Versatile Blogger Award and new Romance: mine!

You toil for years and years, quietly putting words on the screen, deleting them, putting them on there again… kind of lonely, but it’s your life. Then one day, everything happens at once.

Disappointment was quickly replaced by relief when I learned my first-published story, The Last Straw, wasn’t coming out until November 13th. Ah, I said, leaning back in my chair, linking my fingers in front of me and stretching my back. Plenty of time to figure out some promo ideas. More like pick a few ideas out of a gazillion available in this writer’s sphere that has gone from quiet and lonely to tweetingly, bloggingly, noisily busy.

Well, my publisher (love saying that) just released The Last Straw for a 3 month exclusive on Kindle Direct Publishing! (The book will go out to all retail outlets 11/13.)

What’s that popping sound you hear? Yes, it’s the champagne.


Not only am I celebrating the release of my book here today, I’m also am celebrating…

A blogger award!!!!!!!!!!!!!! Woo hoo!!!!!!!!!!!! The Versatile Blogger!

This beautiful nomination was bestowed upon me by the fabulous Gynji, whose brilliant blog domesticgeekgirl makes me laugh and learn and catch a glimpse of what it’s like to be young (which I no longer really can claim to be), pregnant (which I never could claim to be) and married to a fabulous Navy man (which I usually can only experience through Romance novels)!


The rules for this award are as follows:

1. Display the Award Certificate on your website/blog

2. Announce your win with a post. Make sure to post a link back to me as a ‘thank you’ for the nomination.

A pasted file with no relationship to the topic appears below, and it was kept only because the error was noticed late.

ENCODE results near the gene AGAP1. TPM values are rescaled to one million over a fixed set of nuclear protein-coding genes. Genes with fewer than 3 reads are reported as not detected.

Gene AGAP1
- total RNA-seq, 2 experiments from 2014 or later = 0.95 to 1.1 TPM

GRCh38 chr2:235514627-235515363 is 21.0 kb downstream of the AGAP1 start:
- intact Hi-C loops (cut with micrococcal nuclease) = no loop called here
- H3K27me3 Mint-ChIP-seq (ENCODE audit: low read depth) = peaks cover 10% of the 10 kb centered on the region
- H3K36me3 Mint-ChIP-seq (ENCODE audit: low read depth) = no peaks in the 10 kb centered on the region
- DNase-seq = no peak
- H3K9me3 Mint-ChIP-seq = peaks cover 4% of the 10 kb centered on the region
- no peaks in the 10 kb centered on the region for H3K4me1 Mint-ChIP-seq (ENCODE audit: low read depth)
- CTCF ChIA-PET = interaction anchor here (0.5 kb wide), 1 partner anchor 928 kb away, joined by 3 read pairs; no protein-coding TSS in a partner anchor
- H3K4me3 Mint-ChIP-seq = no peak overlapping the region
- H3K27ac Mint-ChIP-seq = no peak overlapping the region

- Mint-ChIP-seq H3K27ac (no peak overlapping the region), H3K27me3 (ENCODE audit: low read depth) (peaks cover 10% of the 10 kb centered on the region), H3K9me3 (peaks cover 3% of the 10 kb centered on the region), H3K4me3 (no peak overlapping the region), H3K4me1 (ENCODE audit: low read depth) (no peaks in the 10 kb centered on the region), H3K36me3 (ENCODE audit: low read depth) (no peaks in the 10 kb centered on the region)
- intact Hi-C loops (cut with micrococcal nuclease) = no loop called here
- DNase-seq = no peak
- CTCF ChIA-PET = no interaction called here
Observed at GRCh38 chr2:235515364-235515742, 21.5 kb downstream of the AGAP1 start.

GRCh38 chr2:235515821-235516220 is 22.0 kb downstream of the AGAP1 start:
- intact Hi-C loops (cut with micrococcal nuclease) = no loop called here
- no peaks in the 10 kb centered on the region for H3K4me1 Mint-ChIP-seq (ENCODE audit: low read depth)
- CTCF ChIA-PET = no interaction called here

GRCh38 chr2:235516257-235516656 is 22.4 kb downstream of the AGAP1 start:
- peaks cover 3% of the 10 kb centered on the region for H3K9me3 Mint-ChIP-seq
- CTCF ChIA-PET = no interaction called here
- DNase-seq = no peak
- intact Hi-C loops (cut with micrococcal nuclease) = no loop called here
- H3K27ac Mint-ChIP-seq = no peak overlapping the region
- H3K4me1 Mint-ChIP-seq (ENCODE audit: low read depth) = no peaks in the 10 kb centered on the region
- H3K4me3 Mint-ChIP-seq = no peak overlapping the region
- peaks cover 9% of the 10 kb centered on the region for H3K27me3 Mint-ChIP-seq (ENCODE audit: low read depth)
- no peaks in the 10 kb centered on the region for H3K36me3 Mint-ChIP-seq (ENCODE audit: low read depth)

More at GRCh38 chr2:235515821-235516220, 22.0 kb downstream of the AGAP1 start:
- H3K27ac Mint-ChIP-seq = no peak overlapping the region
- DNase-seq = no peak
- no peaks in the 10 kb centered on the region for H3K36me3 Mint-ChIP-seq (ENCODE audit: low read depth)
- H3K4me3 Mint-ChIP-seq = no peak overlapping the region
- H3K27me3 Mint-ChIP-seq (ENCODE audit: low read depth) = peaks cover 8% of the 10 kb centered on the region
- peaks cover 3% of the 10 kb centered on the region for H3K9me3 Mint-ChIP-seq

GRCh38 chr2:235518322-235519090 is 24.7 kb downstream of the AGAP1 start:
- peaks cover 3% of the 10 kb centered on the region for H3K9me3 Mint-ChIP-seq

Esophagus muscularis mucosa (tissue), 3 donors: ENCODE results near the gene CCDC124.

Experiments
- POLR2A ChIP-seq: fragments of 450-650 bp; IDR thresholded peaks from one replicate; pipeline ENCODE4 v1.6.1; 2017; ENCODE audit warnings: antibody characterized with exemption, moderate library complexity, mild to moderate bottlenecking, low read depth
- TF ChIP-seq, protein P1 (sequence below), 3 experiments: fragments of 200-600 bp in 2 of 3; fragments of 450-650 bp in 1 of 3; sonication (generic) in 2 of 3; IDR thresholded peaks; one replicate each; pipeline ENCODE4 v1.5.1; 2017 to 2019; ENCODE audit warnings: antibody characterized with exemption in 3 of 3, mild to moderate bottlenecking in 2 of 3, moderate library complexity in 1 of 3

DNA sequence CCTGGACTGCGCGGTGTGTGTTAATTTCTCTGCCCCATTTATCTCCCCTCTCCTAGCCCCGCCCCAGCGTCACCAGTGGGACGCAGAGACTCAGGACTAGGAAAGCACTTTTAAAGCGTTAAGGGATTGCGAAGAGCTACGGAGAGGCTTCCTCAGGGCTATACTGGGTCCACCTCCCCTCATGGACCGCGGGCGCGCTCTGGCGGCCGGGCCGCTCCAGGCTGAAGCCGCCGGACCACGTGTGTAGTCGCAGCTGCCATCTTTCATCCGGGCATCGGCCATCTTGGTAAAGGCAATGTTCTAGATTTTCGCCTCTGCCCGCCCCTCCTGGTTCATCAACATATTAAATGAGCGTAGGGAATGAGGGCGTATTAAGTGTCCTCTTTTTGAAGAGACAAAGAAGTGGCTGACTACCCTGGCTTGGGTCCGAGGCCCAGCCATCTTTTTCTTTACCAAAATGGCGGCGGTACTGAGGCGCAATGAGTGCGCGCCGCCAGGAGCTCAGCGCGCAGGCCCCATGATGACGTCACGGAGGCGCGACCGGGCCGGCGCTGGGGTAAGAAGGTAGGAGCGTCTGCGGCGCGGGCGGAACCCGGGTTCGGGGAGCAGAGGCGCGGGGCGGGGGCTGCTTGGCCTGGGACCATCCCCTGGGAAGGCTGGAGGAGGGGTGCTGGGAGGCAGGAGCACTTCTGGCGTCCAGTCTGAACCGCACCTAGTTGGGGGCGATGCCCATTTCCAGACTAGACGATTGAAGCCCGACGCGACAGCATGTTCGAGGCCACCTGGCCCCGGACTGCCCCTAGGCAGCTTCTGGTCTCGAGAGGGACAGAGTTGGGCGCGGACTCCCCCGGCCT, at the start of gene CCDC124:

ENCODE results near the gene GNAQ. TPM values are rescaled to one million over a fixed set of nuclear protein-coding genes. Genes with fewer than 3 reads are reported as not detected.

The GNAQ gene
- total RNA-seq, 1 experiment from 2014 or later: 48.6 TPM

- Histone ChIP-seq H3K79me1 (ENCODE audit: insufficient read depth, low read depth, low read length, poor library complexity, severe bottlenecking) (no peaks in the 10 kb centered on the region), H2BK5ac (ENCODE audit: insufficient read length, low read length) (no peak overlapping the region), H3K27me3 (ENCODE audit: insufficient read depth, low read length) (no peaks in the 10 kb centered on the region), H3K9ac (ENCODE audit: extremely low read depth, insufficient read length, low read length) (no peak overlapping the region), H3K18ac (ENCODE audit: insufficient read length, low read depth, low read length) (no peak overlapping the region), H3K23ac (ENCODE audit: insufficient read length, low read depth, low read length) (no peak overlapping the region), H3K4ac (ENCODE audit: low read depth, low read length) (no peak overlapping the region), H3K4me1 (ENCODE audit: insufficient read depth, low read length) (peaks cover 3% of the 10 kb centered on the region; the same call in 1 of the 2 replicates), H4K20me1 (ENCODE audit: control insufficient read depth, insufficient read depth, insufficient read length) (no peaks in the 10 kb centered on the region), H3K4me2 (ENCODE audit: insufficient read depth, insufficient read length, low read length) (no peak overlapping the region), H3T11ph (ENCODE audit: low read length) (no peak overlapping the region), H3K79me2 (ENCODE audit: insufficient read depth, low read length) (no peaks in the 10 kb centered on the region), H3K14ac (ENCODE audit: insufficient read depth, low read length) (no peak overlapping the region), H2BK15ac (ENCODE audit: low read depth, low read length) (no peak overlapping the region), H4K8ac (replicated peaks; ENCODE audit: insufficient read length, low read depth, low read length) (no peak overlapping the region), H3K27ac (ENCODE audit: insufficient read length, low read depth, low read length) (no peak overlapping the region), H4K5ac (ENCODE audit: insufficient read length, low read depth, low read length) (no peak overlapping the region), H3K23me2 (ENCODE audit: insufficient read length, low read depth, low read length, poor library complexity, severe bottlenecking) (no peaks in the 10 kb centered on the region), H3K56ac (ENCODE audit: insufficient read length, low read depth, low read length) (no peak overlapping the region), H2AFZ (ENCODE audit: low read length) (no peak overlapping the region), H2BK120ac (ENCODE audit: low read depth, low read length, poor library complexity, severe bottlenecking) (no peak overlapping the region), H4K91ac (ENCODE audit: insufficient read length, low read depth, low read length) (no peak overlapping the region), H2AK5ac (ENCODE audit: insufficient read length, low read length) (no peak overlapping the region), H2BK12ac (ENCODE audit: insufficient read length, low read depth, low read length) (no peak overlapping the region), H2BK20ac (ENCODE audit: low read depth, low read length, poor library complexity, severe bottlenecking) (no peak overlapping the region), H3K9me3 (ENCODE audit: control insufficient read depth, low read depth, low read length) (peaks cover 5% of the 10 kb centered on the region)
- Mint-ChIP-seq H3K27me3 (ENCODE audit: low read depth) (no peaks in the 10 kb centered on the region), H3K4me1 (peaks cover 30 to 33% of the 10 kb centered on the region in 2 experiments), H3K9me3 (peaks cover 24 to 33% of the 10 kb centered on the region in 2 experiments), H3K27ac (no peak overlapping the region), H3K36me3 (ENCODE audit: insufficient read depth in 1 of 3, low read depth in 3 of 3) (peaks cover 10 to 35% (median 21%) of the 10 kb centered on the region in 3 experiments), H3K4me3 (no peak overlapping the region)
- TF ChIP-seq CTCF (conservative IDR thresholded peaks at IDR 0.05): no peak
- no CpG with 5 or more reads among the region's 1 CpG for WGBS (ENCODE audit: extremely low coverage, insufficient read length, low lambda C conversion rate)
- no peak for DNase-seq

3. Present 15 awards to deserving bloggers

4. Drop them a comment to tip them off after you have linked them in the post

5. Post 7 interesting things about yourself.

7 Interesting Things About Me:

1. I’m collaborating on a novel with another author, a first for me, and I love it. I know a pair of authors who collaborate and always wondered how they did it, why they did it and thought I would never do it. They are an amazing team, though, and now I know why they do it. See #5 below.

2. I left my day job last September, a dream come true.

3. I started writing novels in 2001 and tried to quit many times over the next 12 years.

4. Quitting didn’t stick. I thought I was over it, but I started writing again 3 days after I left my day job. The story that was just published yesterday!

5. I actually loved my day job! I was a project manager and worked with really great people. I was sad to leave, but I’ve found I’ve recreated many things I loved about work: I have a critique group, belong to a couple RWA chapters, and now I even have a writing team for my novel(s). (It’s a series!)

6. I’m not a fast reader because I subvocalize. I think I’m an auditory learner. Or I just really like the sound of words. Both, probably.